The Trump administration is threatening to withhold highway funding from California if it doesn't clean up its air quality. But California leaders are firing back, hard — and accusing the federal government of actually preventing it from cleaning up its pollution.
“We won’t be intimidated by this brazen political stunt,” California Gov. Gavin Newsom (D) said in a defiant statement after the Environmental Protection Agency threat.
California leaders are angry that the Trump administration took away California's authority to curb greenhouse gas emissions from vehicles last week — which they have repeatedly argued would also help it clean up lung-choking smog in the state.
“We won’t go back to the days when our air was the color of mud,” Newsom said. “We won’t relive entire summers when spending time outside amounted to a public health risk.”
EPA Administrator Andrew Wheeler's letter was made public as California leaders were mounting an offensive against President Trump for his loss of leadership on climate change at this week's United Nations climate summit. They seized on the high-profile forum to show they were the true leaders on environmental issues.
“I don’t know what the hell happened to this country that we have a president that we do today on this issue,” Newsom (D) said to applause in New York, according to the Los Angeles Times. “Because it’s a damn shame. It really is. I’m not a little embarrassed about it — I’m absolutely humiliated by what’s going on.”
Newsom was also quick to insist the threat against his left-leaning state was based in pure politics. Wheeler's letter to the California Air Resources Board said the state “has failed to carry out its most basic tasks under the Clean Air Act” and could risk losing federal money, as Juliet Eilperin and I reported Tuesday, the state is not alone in its struggles.
It's true that some 40 counties in California do not meet federal air quality standards. California’s mountain ranges form cauldron-like basins in which smog brews. And the high-sky number of people who live in the state, along with the many cars they drive, don’t help.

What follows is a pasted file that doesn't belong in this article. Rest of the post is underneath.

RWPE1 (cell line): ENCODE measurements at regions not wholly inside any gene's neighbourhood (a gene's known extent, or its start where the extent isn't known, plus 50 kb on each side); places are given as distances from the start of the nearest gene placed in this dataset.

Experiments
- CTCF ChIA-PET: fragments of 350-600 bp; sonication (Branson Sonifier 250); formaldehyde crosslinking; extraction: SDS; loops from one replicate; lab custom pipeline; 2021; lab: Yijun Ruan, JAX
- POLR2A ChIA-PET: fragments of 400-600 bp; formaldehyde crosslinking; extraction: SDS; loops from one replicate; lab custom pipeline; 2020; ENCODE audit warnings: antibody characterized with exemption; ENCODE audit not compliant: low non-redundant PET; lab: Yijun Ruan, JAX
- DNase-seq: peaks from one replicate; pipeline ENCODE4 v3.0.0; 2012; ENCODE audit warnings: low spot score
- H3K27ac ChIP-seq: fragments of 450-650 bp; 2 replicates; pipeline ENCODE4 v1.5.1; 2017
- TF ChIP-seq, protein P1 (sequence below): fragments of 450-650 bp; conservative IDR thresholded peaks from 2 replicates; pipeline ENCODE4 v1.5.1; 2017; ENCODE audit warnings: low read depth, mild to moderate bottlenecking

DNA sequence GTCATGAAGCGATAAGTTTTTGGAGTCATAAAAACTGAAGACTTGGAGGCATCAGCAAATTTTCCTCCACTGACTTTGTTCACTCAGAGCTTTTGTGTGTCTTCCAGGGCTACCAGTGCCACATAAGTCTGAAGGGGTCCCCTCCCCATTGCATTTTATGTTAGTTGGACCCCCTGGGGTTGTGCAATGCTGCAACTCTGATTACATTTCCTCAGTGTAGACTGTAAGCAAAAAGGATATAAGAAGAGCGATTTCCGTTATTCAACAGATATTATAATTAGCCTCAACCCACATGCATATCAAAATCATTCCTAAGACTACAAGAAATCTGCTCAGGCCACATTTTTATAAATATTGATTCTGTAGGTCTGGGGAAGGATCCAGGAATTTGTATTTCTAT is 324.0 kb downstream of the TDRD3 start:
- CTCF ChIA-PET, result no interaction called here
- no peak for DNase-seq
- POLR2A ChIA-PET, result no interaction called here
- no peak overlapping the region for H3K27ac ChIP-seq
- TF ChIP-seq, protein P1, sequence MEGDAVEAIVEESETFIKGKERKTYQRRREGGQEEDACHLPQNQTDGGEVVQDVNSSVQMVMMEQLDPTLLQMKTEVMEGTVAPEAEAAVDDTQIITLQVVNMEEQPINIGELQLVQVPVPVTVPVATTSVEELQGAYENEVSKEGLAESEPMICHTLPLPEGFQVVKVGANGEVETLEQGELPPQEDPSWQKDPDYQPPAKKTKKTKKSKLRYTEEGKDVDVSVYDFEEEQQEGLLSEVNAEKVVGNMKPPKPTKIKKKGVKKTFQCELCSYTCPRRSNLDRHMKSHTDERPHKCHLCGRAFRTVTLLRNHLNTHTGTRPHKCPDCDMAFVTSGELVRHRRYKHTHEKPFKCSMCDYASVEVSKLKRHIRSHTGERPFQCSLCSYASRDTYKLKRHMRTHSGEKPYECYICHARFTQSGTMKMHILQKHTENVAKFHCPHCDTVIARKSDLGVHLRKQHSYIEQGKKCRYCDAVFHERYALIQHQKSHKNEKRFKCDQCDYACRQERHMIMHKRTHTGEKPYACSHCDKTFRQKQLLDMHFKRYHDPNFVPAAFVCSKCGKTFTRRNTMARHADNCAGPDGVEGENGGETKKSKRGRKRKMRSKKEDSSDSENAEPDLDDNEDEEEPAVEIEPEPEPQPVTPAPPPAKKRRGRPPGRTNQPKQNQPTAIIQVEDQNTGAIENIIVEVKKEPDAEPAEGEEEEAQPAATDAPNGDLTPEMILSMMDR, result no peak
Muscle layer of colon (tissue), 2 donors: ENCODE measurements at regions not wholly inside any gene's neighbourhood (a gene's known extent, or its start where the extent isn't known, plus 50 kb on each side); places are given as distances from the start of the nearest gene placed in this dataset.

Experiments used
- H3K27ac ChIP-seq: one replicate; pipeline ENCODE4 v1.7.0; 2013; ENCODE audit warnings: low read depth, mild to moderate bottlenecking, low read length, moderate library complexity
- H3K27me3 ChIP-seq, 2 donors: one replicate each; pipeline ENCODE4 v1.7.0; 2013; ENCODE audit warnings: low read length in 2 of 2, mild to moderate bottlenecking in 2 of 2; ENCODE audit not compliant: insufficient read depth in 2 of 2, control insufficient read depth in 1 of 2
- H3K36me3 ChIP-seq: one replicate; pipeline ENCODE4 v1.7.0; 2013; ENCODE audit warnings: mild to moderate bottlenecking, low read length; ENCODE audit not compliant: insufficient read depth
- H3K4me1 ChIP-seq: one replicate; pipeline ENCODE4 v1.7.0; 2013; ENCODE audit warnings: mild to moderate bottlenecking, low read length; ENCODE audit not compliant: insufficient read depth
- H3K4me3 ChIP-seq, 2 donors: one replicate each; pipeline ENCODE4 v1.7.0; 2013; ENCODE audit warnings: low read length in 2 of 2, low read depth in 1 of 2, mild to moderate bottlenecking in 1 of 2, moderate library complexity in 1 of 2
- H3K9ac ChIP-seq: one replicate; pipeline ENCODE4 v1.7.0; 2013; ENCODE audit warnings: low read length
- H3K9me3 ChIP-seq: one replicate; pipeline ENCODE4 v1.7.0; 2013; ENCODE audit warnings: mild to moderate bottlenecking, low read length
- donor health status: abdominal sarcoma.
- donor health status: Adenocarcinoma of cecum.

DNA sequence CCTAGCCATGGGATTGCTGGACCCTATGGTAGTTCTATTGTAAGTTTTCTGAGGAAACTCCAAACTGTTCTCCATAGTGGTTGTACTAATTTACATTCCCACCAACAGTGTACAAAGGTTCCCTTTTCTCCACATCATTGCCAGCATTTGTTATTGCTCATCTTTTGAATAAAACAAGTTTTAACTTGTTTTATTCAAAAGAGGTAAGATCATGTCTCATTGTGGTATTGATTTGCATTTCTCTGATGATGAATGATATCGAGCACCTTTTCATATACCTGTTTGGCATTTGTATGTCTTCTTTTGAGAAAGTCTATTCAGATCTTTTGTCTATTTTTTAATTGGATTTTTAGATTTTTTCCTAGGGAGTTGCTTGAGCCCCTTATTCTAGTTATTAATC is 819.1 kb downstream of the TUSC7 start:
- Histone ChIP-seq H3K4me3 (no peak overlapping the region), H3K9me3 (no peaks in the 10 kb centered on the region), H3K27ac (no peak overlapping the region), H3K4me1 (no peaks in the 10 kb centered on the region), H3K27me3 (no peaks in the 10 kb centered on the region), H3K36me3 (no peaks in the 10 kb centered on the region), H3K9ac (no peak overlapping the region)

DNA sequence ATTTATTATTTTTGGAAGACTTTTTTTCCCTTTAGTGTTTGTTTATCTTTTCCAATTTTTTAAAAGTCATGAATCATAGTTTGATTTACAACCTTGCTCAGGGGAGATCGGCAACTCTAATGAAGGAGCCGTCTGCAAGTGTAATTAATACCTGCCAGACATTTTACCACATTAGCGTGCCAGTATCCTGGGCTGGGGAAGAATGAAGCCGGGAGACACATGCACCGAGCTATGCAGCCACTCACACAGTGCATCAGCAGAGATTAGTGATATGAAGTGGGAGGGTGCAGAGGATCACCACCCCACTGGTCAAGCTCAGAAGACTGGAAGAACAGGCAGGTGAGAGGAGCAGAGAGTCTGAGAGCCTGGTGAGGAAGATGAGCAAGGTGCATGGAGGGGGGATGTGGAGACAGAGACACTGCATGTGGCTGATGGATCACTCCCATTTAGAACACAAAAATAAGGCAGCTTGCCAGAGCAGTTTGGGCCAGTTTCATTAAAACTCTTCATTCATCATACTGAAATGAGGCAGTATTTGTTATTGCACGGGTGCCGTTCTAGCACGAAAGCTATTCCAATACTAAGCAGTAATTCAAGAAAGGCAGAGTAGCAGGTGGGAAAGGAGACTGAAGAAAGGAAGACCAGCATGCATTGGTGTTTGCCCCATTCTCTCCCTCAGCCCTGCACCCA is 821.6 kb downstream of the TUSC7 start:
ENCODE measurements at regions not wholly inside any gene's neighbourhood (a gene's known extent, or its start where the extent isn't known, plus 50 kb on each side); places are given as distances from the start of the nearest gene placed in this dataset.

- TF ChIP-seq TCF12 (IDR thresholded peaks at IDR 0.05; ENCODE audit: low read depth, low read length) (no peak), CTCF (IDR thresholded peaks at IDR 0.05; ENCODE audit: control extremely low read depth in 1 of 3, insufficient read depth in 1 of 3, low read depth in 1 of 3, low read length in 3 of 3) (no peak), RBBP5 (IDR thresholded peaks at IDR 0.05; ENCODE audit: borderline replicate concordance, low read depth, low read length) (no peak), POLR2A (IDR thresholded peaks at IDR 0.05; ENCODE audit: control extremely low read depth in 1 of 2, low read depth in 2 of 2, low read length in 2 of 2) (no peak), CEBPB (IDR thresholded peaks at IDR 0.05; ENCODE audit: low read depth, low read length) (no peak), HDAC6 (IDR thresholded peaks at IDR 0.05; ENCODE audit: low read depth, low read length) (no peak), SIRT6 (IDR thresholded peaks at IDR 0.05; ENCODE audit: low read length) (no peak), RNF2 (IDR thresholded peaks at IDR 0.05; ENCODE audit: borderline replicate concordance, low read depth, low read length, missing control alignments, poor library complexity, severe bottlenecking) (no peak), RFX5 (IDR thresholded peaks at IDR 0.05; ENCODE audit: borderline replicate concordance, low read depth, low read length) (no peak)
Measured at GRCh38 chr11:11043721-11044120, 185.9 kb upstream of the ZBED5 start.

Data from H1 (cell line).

But about three dozen other states not targeted with EPA letters also have counties that did not meet standards for six pollutants as of the end of August. And the California Air Resources Board said the federal government isn’t helping it fight pollution from one of its biggest sources there: cars.
“This letter appeared only days after EPA attacked our state authority on cars, increasing air pollution while at the same time limiting our ability to reduce it,” CARB Executive Officer Richard Corey said in a statement responding to Wheeler’s letter.
Speaking in New York on Tuesday following the U.N. climate summit, Newsom suggested that California is doing more than most states to curb pollution. “We're not asserting a paradigm, we're proving it,” he said of creating jobs in green industries. “That paradigm is now challenged by an EPA that’s been weaponized by the Trump administration.”
Newsom’s predecessor as governor, Jerry Brown, attended the climate summit, too, using it to launch an initiative with a geopolitical rival, China, which is now quarreling with the Trump administration over trade.
The California-China Climate Institute, based at Beijing’s Tsinghua University and the University of California at Berkeley, will tackle climate problems both technological and political. Brown founded it with China’s most senior and veteran climate policy official, Xie Zhenhua. The Chinese province of Guangzhou will also participate.
Brown acknowledged in an interview with The Post last week he was forming the partnership at a time of deep distrust of China amid the trade war. But he said it made sense “because of California’s unique role in enforcing clean air laws, we’ve developed expertise, engineers, lawyers, technicians.”
The partnership is especially striking given Trump's ongoing feuds with California on tackling pollution.
Trump “comes along, denies climate change and wants to stop the state that’s doing the most about it,” he said. “It makes no sense. I have to say that borders on the criminal.”
Carol Morello and Steven Mufson contributed reporting.
Read more here:
— The latest sobering climate report: Climate change is already having a major impact on the world’s oceans and frozen regions, according to a new report from the Intergovernmental Panel on Climate Change. And the report, compiled with the help of 100 scientists from around the world, warned that if global warming is left unchecked, the impacts thus far are only a sign of catastrophic consequences still to come, The Post’s Chris Mooney and Brady Dennis report.
Given current emissions levels, a number of serious impacts are essentially unavoidable: